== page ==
Dr. Rahman’s current research interests has been widened to include: conventional transistor fail mechanism in deeply scaled CMOS technology; device level noise, especially RTN, characterization, modeling, mitigation through process optimization and exploration of RTN’s role in temporal fluctuations in SRAM, a.k.a. erratic-bits; variation aware circuit design to ensure optimum reliability and yield; full-chip performance guard-banding against end-of-life aging loss by projecting individual transistor reliability models to circuit aging and finally mapping to EOL product performance loss.
Dr. Rahman authored/co-authored 40+ peer reviewed publications in international conferences and journals, and has be awarded five patents. He serves in the technical and management committees of IEDM and IRPS conferences and as a reviewer for electron devices, solid-state electronics, applied physics, and microelectronics journals.
In Hak Baick
Optimal Design Rule and Reliability of Chip-to-Package Interaction.
Chip-to-package interaction (CPI) related failures have increased and diversified due to adoption of heterogeneous integrations, large/thick Si die and micro-unit embedded BEOL structures (i.e., MIMCAP and MRAM). The CPI failure can occur in various modes (i.e., BEOL delamination, Si interposer cracks and passivation cracks) depending on the integrations and package types. Consequently, suitable design rules and micro-architecture targeting package types are necessary, and reliability efforts are being made to distinguish between the vital from the needless factors regarding BEOL stacking design, bump dimension, TSV/MIMCAP positioning and material properties. This talk will cover CPI activities on enhancing package level reliability followed by optimal designs along BEOL to a given package type. Also, the time-dependent material property and its effects on the package level reliability will be discussed.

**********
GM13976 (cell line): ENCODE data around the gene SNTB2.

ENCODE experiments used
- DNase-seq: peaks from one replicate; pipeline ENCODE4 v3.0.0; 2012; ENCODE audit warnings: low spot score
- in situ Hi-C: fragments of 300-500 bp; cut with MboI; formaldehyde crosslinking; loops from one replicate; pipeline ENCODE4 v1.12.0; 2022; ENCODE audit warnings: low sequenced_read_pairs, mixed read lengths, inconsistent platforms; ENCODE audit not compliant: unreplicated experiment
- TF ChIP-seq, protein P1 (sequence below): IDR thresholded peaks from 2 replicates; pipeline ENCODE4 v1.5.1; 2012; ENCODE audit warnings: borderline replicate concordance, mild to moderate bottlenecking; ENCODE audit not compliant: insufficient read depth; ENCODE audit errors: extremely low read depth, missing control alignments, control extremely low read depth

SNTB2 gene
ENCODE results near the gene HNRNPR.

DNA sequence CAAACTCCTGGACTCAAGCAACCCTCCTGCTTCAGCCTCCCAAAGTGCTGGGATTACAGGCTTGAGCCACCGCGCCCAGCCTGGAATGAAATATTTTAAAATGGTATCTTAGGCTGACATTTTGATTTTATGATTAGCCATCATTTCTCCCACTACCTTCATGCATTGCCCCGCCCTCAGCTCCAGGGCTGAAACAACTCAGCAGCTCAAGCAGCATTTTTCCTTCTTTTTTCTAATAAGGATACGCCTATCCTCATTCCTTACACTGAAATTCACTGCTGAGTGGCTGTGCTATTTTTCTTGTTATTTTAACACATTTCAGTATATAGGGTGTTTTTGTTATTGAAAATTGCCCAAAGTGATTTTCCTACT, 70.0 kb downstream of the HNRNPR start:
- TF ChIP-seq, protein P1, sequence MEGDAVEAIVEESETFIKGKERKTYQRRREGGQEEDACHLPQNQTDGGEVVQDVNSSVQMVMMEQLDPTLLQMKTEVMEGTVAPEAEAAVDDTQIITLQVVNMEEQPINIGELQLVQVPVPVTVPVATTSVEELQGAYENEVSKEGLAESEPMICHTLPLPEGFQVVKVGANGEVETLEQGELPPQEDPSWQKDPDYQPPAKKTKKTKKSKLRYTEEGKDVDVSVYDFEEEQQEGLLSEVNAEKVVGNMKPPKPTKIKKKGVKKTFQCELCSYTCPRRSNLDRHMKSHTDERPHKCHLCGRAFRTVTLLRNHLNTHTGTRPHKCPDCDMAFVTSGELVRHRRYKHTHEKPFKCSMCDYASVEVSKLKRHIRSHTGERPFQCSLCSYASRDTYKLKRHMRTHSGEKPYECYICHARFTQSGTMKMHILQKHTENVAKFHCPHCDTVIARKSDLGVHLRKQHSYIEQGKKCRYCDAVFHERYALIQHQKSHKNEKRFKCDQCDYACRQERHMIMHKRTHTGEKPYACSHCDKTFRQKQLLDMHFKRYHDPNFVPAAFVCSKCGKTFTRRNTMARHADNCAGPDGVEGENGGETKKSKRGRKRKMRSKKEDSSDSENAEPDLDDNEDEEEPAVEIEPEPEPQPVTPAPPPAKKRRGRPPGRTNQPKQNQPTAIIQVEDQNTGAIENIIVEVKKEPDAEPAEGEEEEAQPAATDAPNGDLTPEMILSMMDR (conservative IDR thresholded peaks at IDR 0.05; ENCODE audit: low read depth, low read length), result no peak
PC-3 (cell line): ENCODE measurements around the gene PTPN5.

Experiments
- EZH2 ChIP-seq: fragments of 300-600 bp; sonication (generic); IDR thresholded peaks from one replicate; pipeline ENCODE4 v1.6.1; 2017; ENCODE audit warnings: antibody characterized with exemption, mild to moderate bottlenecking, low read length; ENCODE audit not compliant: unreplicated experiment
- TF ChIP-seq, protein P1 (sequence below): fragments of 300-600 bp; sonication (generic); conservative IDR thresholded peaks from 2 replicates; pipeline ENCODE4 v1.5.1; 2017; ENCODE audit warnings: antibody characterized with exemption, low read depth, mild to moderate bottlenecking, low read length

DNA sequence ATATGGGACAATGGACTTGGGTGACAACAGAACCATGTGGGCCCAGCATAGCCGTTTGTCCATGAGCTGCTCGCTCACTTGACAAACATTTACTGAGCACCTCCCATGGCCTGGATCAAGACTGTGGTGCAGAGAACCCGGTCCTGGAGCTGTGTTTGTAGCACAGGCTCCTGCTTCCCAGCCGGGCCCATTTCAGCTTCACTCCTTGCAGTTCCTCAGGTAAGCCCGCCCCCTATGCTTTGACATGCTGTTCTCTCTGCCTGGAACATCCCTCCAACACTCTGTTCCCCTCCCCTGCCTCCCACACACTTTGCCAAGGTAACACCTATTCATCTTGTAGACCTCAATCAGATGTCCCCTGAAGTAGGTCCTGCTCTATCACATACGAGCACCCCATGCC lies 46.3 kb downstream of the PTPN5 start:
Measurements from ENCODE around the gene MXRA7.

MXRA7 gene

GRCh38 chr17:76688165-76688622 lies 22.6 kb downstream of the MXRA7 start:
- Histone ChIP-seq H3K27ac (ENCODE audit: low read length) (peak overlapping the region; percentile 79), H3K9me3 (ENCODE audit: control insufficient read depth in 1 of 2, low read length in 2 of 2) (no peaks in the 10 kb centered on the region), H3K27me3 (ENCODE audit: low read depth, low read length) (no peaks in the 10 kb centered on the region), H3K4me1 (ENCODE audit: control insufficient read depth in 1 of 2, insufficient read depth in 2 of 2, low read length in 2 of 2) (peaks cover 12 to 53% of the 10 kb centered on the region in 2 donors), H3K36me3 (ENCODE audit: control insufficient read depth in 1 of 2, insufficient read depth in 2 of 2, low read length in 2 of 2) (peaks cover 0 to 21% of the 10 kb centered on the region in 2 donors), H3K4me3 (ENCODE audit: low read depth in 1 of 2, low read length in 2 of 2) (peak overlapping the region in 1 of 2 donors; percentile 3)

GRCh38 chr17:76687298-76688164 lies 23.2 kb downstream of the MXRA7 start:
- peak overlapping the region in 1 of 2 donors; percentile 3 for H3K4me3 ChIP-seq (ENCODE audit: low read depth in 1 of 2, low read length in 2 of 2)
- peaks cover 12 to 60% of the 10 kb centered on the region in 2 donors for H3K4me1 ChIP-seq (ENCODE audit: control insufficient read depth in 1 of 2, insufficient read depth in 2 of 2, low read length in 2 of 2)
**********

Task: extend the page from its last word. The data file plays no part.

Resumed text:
In Hak Baick has worked on 28nm/14nm/10nm Chip-to-Package Interaction (CPI) at Technology Q&R group in System LSI Business of Samsung Electronics since 2014. In addition to ultra low-k dielectric material for advanced interconnects, his research work included CPI reliability of organic/Si interposer devices, TSV, MIMCAP, MRAM and 7nm BEOL and packages. Recently, his research focus on MIMCAP reliability and package material properties were presented at IRPS (2015) and ECTC (2016), respectively. Dr. In Hak earned his Ph.D. degrees (2013) in Chemical Engineering from the University of Maryland focusing organic material’s characterization, modeling & simulation of time-dependent phenomena and material reliability.